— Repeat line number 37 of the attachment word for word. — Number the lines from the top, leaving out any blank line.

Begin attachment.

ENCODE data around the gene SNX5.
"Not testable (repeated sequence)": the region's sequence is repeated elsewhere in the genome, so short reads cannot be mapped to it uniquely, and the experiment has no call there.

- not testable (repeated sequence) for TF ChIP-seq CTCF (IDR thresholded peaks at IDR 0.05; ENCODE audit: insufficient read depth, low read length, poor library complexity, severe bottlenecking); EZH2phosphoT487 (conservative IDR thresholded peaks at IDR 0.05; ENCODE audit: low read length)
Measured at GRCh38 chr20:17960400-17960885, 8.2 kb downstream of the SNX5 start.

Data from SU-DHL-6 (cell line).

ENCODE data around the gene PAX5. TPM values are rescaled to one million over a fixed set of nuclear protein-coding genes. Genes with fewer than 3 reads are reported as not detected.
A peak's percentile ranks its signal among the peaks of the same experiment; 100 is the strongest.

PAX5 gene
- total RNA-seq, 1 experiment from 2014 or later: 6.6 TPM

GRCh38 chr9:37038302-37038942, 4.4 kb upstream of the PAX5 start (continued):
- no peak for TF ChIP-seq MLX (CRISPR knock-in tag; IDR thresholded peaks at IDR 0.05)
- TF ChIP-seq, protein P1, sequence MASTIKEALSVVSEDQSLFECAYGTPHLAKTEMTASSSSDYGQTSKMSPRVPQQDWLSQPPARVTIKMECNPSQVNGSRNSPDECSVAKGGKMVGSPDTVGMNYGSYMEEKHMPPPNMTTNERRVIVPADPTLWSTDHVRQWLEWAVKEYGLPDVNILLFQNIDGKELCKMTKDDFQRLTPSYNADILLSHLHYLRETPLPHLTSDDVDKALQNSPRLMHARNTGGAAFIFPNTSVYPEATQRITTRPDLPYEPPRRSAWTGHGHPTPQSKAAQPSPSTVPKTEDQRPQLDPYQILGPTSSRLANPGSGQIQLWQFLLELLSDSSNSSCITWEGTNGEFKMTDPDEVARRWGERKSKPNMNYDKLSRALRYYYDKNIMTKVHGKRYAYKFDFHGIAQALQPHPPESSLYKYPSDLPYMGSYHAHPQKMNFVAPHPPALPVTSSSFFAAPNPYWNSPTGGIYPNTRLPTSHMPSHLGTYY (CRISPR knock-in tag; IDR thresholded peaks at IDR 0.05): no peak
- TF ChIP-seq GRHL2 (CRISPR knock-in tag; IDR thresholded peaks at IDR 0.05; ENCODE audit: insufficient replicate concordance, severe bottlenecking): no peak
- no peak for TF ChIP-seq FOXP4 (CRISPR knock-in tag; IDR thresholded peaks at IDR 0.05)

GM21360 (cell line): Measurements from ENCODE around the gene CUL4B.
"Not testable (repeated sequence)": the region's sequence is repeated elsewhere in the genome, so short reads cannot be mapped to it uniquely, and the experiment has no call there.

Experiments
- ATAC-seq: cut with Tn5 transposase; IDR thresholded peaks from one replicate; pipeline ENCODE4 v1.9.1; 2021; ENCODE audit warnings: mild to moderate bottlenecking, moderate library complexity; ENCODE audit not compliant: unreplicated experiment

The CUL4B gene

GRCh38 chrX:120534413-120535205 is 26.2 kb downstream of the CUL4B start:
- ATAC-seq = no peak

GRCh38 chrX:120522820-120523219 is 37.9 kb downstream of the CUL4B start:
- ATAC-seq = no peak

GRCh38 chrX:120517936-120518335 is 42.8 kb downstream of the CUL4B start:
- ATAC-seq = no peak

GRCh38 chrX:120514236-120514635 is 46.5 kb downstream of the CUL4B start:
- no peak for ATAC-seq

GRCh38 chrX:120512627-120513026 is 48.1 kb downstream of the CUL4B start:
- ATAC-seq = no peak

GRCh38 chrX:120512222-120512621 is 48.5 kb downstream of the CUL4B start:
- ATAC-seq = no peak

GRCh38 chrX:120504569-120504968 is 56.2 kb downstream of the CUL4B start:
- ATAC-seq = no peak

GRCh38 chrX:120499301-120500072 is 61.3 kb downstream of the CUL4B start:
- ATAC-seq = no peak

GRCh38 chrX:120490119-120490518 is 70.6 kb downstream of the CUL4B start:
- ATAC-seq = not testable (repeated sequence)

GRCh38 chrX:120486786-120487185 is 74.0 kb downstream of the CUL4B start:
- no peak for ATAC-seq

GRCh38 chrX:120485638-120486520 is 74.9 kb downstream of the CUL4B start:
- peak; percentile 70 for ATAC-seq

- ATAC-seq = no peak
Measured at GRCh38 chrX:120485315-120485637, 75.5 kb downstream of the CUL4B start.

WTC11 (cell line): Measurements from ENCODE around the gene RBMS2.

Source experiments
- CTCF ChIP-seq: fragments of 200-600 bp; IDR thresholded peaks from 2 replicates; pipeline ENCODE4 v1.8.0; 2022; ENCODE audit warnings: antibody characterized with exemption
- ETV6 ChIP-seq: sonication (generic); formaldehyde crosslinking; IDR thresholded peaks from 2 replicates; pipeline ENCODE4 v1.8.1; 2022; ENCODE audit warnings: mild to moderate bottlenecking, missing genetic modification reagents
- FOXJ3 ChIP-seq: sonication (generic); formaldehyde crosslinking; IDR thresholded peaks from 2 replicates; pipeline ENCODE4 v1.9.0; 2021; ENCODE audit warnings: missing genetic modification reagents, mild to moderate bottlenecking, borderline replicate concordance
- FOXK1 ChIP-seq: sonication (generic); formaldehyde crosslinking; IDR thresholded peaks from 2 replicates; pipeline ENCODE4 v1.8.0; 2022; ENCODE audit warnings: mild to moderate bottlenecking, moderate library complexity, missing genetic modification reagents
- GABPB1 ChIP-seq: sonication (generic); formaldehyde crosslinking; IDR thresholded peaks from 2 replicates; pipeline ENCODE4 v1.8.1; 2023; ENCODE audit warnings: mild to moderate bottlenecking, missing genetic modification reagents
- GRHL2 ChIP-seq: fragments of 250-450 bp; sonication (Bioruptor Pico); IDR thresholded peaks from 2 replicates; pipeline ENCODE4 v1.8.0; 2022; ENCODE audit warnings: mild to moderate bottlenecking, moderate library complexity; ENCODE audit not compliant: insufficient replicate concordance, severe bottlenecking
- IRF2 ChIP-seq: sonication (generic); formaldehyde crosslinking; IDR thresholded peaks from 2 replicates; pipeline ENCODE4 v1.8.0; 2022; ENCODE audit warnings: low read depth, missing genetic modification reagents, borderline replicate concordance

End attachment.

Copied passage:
- ATAC-seq = not testable (repeated sequence)